I'm sitting here with my laptop firmly affixed to my lap, and I'm worrying just a smidge about radiation that might be seeping into my femurs after reading an article in Parents magazine about "Our children are internalizing too much radiation! Make them use a headset when they talk on a cell phone! Make them keep their laptops on a table! Don't let them stand in front of running microwaves!" (I added the last one. Those science ovens...) (An homage to what is, I believe the last movie that I have seen. And I saw it in the theater. About 16 months ago.)
But seriously. For what is generally a reputable magazine, there was all sorts of fear tactics at play in this article. Bad editing, editors. (You might suggest that this last sentence is also a circumstance of bad editing, but I would politely request you to stuff it. This is all one draft all the way.)
You might be thinking right about now that I haven't gotten anywhere close to a point yet with any of this. And you might be very right. So I'll reign it in and say this: zoos should absolutely have an up-to-date calendar of which large groups are visiting each day. Theoretically, someone might like to take her two daughters to a zoo on an "e-learning day" (which I promptly turned into a non-e-learning field trip). That same someone might have wanted to grab a handful of red, Georgia soil and mutter "With God as my witness...!" (I'm on fire...that's another reference.)
I may live a few zip codes away from the zoo now, but I can recognize a long-distance zoo field trip from the names on the sides of those buses any day. That was today. I can also recognize a meltdown brewing with my claustrophobic, my-personal-space-needs-to-be-the-size-of-this-entire-zoo-and-I'd-prefer-to-be-the-only-visitor-today daughter.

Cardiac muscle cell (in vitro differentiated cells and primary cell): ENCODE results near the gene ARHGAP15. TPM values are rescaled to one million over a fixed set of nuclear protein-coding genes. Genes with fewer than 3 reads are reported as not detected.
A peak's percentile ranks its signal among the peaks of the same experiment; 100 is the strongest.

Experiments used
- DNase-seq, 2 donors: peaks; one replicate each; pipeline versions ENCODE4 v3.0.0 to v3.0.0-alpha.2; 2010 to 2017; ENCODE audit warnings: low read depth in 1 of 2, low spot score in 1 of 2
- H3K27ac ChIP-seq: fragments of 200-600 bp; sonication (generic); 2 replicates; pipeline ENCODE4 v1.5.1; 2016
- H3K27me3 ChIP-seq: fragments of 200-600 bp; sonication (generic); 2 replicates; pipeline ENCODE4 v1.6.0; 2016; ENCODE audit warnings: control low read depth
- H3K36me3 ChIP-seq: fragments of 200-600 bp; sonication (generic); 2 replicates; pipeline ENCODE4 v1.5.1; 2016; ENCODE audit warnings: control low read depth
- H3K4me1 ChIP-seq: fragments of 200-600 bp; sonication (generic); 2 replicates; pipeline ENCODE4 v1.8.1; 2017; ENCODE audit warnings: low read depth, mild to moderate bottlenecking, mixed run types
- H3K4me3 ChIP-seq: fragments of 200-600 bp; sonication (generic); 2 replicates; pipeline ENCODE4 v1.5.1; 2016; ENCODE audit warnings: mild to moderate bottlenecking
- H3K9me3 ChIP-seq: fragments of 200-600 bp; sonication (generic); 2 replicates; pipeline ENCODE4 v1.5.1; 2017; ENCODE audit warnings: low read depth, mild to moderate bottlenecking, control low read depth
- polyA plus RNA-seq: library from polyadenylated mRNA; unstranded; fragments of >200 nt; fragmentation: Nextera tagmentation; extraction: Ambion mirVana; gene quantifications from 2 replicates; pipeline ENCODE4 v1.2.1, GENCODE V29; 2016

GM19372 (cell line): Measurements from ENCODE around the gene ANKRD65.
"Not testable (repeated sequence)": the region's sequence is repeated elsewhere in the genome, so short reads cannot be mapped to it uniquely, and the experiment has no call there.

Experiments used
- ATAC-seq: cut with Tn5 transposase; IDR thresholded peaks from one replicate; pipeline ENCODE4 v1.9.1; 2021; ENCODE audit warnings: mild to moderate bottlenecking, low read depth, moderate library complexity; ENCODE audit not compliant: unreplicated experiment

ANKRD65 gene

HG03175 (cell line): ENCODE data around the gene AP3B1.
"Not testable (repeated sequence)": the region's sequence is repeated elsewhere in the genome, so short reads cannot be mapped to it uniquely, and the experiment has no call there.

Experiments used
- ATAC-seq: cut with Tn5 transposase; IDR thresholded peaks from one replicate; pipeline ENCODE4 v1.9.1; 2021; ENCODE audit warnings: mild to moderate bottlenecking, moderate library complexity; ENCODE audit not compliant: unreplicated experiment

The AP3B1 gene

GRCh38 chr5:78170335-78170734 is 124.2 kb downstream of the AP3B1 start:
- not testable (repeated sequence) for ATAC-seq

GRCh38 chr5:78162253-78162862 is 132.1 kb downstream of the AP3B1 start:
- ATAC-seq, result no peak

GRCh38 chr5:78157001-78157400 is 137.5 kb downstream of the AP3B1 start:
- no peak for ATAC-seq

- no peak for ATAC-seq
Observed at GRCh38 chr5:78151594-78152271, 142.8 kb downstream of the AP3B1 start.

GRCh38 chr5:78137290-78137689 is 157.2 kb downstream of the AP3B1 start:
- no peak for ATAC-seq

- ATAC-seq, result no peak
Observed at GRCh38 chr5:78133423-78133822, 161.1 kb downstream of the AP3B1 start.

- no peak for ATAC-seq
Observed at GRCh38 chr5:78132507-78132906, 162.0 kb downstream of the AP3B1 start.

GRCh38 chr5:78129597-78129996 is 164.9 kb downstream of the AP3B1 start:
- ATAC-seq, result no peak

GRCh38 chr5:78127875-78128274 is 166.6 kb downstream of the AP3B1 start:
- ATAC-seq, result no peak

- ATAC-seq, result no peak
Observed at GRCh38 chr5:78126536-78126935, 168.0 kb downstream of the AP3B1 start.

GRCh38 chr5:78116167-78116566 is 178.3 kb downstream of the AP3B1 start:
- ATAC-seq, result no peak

I've been on a field trip as a teacher to a zoo (shocking, given my subject matter and the age of my students...I basically whelched on another teacher's trip and no one challenged it), and it's a good time to be had by all. I dig it that we have a great zoo within spitting distance that is so impactful on the community and does so much for educational outreach. But it would be some sweet, sweet sugar if we could go just once without having 500+ munchkins and all of their paraphernalia there as well. (I'm not exaggerating; there were probably 20 buses clogging up the works, and I'm positive that there was some other parent-brings-the-child field tripping going on also.) We've been having some bad luck with our timing dating back to last year and the day of the summer camp zoo experience.
Irregardless of my mild grumbling, we elbowed our way through to see what I thought was a greater than usual amount of activity, including some nose time with a lion and a boa constrictor. After we returned home and after some subsequent play time, the Elder and I were chumming on the back patio before dinner doing our respective things, which included working together through an activity making similes using animals (e.g. "I walk like __________" becomes "I walk like a dog" or some such statement). Well, the Elder decided that she runs like a cheetah, which isn't the easiest of words to sound out. My general M. O. when helping with homework is to let the little things go and make sure that she's understanding and completing the overall package. Generally speaking, I help with the spelling is something like readability is compromised or if she specifically asks. And I am here to tell you that the Elder turned in one of my favorite homework gems of the year tonight, unbeknownst to her.
"I run like a cheeto" is my new personal credo. That just about sums it up.